TitleBec Herluin, France.
Date1129-1939
Extentc. 1300 items
AdminBiogHistoryThe Benedictine abbey of Bec Herluin [or Bec-Hellouin] in Normandy was the most famous of the French monasteries which acquired property and influence in England during the early Middle Ages. At the peak of its English wealth, the abbey possessed four conventual priories, three or four granges, more than twenty manors, and many churches, tithes and pensions. Most of its English estates were acquired from a small number of Norman families in the late 11th and early 12th centuries. These included the Clares, the Giffards, and Miles Crispin and his wife, Maud of Wallingford. In particular, there were many gifts of tithes, notably Miles Crispin's of two-thirds of his demesne tithe in the honour of Wallingford.

The abbey was founded in the early 11th century by Herluin, a Norman knight who left the court of Count Gilbert of Brionne to devote himself to the religious life. The exact foundation date is uncertain, but an abbey building was in existence on the banks of the Bec c. 1040. A new abbey church was completed in 1077.

Bec Abbey became rapidly established as a spiritual and intellectual centre of great importance, a seminary of bishops and abbots, and the mother house to many French and English priories. Two future archbishops of Canterbury, Lanfranc and Anselm, both held the office of prior at Bec, and upon the death of Abbot Herluin in 1078, Anselm succeeded him as the second abbot. The fifth abbot, Theobald of Bec, was also destined for Canterbury, and the future Pope Alexander II ( 1061-73 ) and many bishops were nurtured at the school of Bec. In the time of Lanfranc and Anselm, Bec held a unique position in the monastic world and greatly influenced the advance of theological learning.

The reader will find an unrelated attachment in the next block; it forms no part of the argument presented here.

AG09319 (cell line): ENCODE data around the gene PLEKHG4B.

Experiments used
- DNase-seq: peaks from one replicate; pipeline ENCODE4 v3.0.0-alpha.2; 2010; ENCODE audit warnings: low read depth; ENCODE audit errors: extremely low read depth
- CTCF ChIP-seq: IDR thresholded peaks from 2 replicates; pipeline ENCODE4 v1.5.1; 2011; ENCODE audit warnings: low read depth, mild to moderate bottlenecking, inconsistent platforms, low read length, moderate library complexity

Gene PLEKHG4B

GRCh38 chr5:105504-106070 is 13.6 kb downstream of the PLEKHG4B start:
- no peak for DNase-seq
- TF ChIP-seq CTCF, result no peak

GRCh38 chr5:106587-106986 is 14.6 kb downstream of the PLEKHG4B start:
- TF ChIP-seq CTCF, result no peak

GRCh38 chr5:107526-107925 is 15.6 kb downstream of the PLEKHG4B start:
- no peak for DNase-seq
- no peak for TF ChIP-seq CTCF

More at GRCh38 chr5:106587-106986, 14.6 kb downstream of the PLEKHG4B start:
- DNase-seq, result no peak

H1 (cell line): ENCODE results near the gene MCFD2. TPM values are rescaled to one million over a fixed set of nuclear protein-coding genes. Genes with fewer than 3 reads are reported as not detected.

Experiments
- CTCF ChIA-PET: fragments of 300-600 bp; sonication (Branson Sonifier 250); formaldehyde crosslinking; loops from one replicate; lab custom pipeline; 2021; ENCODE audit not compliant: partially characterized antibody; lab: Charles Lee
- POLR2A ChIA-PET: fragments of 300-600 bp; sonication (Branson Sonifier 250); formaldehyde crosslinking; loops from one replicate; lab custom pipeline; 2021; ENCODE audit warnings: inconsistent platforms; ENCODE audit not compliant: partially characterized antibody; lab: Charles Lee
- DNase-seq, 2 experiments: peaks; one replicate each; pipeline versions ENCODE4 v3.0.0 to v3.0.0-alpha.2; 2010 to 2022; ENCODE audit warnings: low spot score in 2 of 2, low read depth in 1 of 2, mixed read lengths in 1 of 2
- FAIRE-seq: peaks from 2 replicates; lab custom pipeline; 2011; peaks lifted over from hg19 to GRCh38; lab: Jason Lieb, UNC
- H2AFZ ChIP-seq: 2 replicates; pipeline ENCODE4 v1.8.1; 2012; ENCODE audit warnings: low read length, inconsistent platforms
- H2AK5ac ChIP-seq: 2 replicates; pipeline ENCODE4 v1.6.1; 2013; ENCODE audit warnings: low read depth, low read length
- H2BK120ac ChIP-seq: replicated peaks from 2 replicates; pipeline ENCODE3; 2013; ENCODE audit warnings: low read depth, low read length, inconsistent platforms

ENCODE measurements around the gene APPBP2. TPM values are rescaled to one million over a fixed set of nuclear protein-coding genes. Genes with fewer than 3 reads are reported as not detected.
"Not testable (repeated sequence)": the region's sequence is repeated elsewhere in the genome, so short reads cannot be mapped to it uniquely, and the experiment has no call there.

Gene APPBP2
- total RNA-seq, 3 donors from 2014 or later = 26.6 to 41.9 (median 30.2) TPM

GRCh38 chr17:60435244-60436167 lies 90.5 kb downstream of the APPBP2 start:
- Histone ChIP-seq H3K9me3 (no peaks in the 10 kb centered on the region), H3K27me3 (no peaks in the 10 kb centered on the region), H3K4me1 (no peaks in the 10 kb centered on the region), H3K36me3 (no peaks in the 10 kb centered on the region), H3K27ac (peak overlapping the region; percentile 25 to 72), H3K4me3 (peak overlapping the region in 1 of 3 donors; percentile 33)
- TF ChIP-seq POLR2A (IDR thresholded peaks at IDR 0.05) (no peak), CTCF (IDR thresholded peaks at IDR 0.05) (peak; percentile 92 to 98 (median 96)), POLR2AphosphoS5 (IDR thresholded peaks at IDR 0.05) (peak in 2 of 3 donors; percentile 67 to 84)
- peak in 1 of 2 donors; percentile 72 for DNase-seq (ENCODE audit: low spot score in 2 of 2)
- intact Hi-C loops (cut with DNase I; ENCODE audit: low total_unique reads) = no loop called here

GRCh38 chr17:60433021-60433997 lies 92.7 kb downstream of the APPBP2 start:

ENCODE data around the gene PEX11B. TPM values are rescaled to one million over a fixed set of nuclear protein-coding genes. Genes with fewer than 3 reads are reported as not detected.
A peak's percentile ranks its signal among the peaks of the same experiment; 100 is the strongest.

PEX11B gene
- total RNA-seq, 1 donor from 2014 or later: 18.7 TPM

By the late 14th century, mainly owing to the Hundred Years War, the abbots of Bec had largely lost contact with their English estates. The English priories were often in royal hands and were cut off from Bec both financially and spiritually.

In 1414, the formal act suppressing the non-conventual alien priories was passed. This did not have an immediate effect upon the Bec dependencies, but in 1421, John, Duke of Bedford, gave all the spiritualities of Bec Helluin to the Dean and Canons of Windsor. His gift included the rich prebends of Ogbourne and Cleeve, four other rectories and many tithes and pensions.

By the 16th century, Bec Helluin's heyday was long past and the abbey suffered damage during the French Wars of Religion (1562-98). Its demise came during the French Revolution in 1792, when the monks were expelled and the abbey subsequently closed.

After the closure, the buildings were put to military and other uses over the next century and a half.
In 1948, they were re-occupied by a community of Olivetan Benedictine monks, who renovated the buildings and converted the 18th century refectory into the present abbey church.

M Morgan, The English Lands of the Abbey of Bec, Oxford, 1946

The Catholic Encyclopedia, vol II, 1907
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